I have loved NFB films since grade school and even then they were a bit "old school." That being said, when my daughter's class had to read up on lakes and lake formation for school last week, I sat her down in front of The Rise and Fall of the Great Lakes. And it killed. She watched it three times in a row. If this folk-song telling of how lakes are formed makes you cringe, just wait until the protagonist and his canoe start falling out of the sky or freezing atop a glacier because he's been magically transported throughout earth's natural history (a great use of stop motion, a filmmaking trick perfected in the late 19th century by Georges Melies).

NFB has an easy-to-navigate website with tons of free material: home-school activities; new productions and classics, like the film version of Paddle to the Sea; and curated playlists that group titles together thematically or stylistically. The takeaway: no matter what you choose to watch from NFB, this historic producer/distributor delivers quality educational material to get viewers thinking about what they saw and what it means. Hint for adults: literally ask your kids what they saw and what it means to them and voila! visual literacy. Need a place to start? A Chairy Tale. Don’t worry about the synopsis, year of production or academic review. Just push play and encourage viewers to talk about what they are seeing and what it means.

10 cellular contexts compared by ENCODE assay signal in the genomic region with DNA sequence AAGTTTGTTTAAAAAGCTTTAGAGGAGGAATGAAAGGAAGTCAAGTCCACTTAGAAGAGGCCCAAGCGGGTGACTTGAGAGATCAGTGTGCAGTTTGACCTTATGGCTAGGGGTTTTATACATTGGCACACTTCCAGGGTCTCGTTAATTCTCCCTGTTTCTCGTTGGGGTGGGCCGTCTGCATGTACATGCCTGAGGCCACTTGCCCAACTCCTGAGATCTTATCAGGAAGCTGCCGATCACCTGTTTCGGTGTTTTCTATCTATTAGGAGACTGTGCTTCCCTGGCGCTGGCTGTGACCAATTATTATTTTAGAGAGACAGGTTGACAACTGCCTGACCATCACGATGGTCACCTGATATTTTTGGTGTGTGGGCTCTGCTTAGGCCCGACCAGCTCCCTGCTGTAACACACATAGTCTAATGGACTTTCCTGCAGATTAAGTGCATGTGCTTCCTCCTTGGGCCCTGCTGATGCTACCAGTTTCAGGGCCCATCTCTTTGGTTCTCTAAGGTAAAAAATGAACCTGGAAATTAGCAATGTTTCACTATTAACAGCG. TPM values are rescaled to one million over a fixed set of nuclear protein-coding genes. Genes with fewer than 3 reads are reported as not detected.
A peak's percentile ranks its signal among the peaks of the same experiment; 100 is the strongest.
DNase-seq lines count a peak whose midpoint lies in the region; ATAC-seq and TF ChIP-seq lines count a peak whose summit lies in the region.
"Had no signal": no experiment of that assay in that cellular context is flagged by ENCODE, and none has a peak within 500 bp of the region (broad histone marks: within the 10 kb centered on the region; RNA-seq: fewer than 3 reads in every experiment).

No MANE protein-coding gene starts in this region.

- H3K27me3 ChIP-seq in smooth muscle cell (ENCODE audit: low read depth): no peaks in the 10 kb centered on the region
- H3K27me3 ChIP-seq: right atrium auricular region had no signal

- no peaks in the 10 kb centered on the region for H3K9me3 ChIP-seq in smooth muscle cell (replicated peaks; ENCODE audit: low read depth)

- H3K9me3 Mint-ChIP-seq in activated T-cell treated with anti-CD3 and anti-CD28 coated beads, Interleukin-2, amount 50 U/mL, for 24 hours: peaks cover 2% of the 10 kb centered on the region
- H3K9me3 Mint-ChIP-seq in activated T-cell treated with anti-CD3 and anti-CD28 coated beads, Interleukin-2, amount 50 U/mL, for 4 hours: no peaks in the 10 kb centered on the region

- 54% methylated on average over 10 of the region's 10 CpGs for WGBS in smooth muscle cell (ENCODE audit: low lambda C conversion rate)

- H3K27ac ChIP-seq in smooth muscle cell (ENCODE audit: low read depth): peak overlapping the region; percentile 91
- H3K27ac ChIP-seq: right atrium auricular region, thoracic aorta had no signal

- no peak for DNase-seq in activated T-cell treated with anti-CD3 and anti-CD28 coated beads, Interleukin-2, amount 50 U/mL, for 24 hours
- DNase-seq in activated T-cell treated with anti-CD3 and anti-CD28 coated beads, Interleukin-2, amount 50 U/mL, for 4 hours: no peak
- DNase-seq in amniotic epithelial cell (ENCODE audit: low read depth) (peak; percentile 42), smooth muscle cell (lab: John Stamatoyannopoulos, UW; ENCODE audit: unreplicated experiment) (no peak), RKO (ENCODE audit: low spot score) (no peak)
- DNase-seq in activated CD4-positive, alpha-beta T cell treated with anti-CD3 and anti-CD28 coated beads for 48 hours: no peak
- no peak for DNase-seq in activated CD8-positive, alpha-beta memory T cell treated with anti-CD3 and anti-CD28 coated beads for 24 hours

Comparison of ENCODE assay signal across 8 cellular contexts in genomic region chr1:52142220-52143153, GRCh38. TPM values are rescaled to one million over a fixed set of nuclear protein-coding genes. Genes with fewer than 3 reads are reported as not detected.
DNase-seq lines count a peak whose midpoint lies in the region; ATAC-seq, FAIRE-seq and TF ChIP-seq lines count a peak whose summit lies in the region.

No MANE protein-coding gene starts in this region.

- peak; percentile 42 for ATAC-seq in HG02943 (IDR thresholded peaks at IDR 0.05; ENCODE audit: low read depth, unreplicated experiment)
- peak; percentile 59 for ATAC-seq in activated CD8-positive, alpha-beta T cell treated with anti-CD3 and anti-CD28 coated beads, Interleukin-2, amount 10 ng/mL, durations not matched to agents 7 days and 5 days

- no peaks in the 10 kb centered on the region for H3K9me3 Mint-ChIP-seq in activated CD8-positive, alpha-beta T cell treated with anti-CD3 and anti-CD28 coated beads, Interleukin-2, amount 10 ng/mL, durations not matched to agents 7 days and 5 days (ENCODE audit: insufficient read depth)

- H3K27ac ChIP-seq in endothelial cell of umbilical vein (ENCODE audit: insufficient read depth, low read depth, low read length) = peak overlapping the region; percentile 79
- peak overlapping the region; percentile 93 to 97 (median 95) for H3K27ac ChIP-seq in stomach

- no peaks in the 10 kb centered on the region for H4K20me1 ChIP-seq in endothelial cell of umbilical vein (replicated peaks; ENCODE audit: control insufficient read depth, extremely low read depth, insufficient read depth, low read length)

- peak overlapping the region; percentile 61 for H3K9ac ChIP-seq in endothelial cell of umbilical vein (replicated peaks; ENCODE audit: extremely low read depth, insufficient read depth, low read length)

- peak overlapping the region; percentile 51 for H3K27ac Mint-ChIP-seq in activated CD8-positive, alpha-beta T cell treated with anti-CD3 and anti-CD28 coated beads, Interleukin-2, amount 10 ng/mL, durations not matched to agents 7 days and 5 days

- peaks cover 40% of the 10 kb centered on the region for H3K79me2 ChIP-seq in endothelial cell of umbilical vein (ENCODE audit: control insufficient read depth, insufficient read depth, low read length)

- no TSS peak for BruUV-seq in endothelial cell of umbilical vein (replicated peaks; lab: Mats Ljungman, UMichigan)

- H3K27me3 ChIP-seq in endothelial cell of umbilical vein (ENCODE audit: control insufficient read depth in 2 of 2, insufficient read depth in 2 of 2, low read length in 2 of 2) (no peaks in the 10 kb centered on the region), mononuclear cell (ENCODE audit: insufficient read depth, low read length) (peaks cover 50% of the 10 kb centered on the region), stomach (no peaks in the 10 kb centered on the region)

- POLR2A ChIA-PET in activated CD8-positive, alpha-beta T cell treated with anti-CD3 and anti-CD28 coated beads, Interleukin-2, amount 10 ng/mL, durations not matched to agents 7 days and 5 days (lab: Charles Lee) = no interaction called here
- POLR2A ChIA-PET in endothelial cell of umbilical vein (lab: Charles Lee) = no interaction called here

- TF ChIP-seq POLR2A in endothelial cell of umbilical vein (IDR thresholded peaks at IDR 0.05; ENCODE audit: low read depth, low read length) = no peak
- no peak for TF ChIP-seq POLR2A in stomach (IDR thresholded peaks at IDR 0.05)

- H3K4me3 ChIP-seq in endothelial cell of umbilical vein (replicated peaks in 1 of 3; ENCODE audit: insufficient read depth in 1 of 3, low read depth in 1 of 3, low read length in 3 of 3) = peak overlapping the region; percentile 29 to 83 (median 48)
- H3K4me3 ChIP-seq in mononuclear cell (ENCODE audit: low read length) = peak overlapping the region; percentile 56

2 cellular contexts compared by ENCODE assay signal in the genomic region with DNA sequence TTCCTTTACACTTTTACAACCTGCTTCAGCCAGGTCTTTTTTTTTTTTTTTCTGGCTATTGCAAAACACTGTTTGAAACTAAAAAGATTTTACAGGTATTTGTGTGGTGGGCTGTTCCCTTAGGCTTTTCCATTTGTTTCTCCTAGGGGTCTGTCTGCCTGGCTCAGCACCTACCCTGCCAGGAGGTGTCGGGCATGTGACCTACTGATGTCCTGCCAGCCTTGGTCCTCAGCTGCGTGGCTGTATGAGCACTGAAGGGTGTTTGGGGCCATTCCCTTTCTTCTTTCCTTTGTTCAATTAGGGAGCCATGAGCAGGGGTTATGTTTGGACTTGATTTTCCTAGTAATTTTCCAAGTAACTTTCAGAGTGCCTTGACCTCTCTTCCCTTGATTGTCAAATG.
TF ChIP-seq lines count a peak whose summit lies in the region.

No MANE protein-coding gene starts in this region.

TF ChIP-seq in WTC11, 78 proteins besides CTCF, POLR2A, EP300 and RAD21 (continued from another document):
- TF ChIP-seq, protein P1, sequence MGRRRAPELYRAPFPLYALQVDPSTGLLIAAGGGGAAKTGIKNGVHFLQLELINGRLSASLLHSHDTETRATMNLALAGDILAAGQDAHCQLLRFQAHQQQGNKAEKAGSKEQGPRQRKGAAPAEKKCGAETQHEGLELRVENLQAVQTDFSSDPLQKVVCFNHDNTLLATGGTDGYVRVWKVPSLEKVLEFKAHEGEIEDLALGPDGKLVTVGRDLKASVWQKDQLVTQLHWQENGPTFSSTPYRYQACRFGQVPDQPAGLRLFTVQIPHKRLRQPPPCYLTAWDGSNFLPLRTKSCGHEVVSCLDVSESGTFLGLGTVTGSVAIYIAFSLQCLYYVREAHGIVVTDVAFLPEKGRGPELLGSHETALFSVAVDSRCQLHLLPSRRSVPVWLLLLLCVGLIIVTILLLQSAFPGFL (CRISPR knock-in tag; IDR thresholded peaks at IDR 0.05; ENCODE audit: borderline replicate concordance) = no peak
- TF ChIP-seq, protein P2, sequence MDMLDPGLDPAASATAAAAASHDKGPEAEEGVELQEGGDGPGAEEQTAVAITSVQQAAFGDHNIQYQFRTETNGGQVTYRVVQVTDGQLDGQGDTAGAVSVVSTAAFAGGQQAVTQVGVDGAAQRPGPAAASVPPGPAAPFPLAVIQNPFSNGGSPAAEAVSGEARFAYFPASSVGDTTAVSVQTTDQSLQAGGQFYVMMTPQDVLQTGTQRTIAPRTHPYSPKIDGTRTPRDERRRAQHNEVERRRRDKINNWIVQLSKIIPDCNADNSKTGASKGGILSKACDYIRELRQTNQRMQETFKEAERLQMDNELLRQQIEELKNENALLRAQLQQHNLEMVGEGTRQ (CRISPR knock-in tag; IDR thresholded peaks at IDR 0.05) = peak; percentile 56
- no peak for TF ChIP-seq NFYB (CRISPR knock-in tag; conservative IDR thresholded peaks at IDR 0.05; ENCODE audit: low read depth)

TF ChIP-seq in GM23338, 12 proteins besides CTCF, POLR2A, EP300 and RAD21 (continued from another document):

A primary goal of The New York Public Library in building its Reserve Film and Video Collection has been to make available to all those voices, perspectives and experiences that would otherwise be hidden. An online source that shares this mission is Folkstreams. Here you will find Clotheslines, Roberta Cantow’s incomparable meditation on laundry and the women who do it, which NYPL preserved on 16mm film and then helped to digitally remaster. And there are many more works held in the library’s Collection which you can stream here for free: From Mambo to Hip Hop, The High Lonesome Sound, It’s Grits... (Tom Davenport has also digitized his Appalachian fairy tale films, favorites of children’s librarians.)